The New York Observer
The Unwanted Gaze: The Destruction of Privacy in Americaby Jeffrey Rosen
As thinking, writing, and gossip increasingly take place in cyberspace, the part of our life that can be monitored and searched has vastly expanded. E-mail, even after it is deleted, becomes a permanent record that can be resurrected by employers or prosecutors at any point in the future. On the Internet, every website we visit, every store we browse in, every… See more details below
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As thinking, writing, and gossip increasingly take place in cyberspace, the part of our life that can be monitored and searched has vastly expanded. E-mail, even after it is deleted, becomes a permanent record that can be resurrected by employers or prosecutors at any point in the future. On the Internet, every website we visit, every store we browse in, every magazine we skim--and the amount of time we skim it--create electronic footprints that can be traced back to us, revealing detailed patterns about our tastes, preferences, and intimate thoughts.
In this pathbreaking book, Jeffrey Rosen explores the legal, technological, and cultural changes that have undermined our ability to control how much personal information about ourselves is communicated to others, and he proposes ways of reconstructing some of the zones of privacy that law and technology have been allowed to invade. In the eighteenth century, when the Bill of Rights was drafted, the spectacle of state agents breaking into a citizen's home and rummaging through his or her private diaries was considered the paradigm case of an unconstitutional search and seizure. But during the impeachment of President Bill Clinton, prosecutors were able to subpoena Monica Lewinsky's bookstore receipts and to retrieve unsent love letters from her home computer. And the sense of violation that Monica Lewinsky experienced is not unique. In a world in which everything that Americans read, write, and buy can be recorded and monitored in cyberspace, there is a growing danger that intimate personal information originally disclosed only to our friends and colleagues may be exposed to--and misinterpreted by--a less understanding audience of strangers.
Privacy is important, Rosen argues, because it protects us from being judged out of context in a world of short attention spans, a world in which isolated bits of intimate information can be confused with genuine knowledge. Rosen also examines the expansion of sexual-harassment law that has given employers an incentive to monitor our e-mail, Internet browsing habits, and office romances. And he suggests that some forms of offensive speech in the workplace--including the indignities allegedly suffered by Paula Jones and Anita Hill--are better conceived of as invasions of privacy than as examples of sex discrimination. Combining discussions of current events--from Kenneth Starr's tapes to DoubleClick's on-line profiles--with inno-vative legal and cultural analysis, The Unwanted Gaze offers a powerful challenge to Americans to be proactive in the face of new threats to privacy in the twenty-first century.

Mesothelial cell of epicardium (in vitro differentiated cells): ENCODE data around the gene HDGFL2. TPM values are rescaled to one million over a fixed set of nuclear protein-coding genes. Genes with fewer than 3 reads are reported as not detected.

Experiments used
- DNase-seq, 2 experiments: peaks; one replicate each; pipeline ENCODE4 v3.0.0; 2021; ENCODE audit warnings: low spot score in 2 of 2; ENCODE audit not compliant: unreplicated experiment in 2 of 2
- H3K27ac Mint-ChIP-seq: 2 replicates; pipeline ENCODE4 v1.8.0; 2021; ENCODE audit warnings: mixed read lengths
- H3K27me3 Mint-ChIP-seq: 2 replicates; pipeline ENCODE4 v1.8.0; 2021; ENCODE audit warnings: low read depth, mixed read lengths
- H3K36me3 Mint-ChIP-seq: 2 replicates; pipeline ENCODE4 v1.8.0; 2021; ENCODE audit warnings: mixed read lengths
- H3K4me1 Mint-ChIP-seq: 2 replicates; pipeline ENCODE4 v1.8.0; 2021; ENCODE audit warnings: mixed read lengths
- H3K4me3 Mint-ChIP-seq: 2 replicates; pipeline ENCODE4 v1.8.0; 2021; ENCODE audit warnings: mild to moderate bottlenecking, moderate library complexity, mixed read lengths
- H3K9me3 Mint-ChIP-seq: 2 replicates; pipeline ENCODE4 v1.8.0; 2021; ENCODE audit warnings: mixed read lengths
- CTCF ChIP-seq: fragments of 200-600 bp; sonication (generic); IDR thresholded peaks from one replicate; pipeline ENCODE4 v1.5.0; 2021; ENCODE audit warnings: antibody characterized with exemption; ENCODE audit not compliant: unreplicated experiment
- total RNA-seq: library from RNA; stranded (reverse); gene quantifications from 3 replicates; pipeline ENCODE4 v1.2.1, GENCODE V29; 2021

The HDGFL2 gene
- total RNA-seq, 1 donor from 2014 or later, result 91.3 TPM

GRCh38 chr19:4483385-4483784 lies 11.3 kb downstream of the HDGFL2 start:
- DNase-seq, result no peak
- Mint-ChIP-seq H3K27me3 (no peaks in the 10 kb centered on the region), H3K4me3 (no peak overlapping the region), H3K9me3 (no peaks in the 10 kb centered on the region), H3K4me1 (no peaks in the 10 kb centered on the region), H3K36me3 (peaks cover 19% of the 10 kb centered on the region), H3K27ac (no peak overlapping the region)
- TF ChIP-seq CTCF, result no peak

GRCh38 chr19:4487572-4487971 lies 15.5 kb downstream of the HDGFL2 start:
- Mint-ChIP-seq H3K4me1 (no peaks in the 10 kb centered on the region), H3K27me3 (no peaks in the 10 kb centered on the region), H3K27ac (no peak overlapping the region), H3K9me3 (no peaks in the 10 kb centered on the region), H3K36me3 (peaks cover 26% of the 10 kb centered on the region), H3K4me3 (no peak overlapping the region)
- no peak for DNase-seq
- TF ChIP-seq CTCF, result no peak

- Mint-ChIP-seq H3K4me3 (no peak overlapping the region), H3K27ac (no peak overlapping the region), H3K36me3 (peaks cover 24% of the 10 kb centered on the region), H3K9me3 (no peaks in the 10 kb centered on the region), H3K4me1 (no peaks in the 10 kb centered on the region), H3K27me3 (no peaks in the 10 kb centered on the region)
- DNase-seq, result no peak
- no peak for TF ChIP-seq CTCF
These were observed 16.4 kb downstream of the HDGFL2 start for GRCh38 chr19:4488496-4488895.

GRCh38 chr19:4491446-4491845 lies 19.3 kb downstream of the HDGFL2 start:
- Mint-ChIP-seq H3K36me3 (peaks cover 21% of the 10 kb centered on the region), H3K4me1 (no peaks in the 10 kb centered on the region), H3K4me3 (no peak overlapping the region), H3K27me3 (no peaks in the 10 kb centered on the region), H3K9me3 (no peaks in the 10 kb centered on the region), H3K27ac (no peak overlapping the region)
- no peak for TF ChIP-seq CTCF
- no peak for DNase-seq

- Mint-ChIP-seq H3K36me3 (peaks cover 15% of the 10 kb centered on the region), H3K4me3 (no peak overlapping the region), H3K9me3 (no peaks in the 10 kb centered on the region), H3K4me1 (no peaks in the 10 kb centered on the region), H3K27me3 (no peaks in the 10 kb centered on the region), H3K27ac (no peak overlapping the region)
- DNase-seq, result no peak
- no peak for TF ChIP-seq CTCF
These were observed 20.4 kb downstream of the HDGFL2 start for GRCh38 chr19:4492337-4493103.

From the Hardcover edition.
The New York Observer
The New York Times Book Review
Tyler Professor of Constitutional Law, Harvard Law School
author of The Crime of Sheila McGough
Alan Nevins Profesor of History, Columbia University
“Rosen makes a complex subject fascinating by showing us how vulnerable we all are. His message: Pay attention. It could happen to you.”–The Denver Post
“This remarkably rich and detailed book sharpens our understanding of a problem that most of us prefer not to think about.”–The New York Times Book Review
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Read an Excerpt
This book began as an effort to understand the constitutional, legal, and political drama that culminated in the impeachment and acquittal of President Bill Clinton. But that strange and singular confluence of events prompted me to think about the Clinton impeachment as a window onto a less unusual phenomenon that affects all Americans: namely, the erosion of privacy, at home, at work, and in cyberspace, so that intimate personal information-from diaries, e-mail, and computer files to records of the books we read and the Web sites we brows-is increasingly vulnerable to being wrenched out of context and exposed to the world. What follows is an attempt to explore the legal, technological, and cultural changes that have undermined our ability to control how much information about ourselves is communicated to others. I would also like to explore ways of reconstructing some of the zones of privacy that law and technology have been allowed to invade.
In January of 1998, when Kenneth Starr began to examine allegations that President Clinton had lied under oath about an adulterous affair, I became interested in trying to identify the legal forces that converged in Paula Jones's sexual harassment suit and in the subsequent impeachment investigation. Why, for example, were Jones's lawyers permitted to go on a fishing expedition into the President's sexual history, asking him to identify all the women with whom he had sexual relations as governor and president? Merely by accusing Clinton of an unwanted advance, Jones was able to violate not only his privacy but also that of Monica Lewinsky, who was forced to describe her own consensual sexual activities under oath. How could the law permit such unreasonable searches, in which the investigation of the offense seemed more invasive than the offense itself?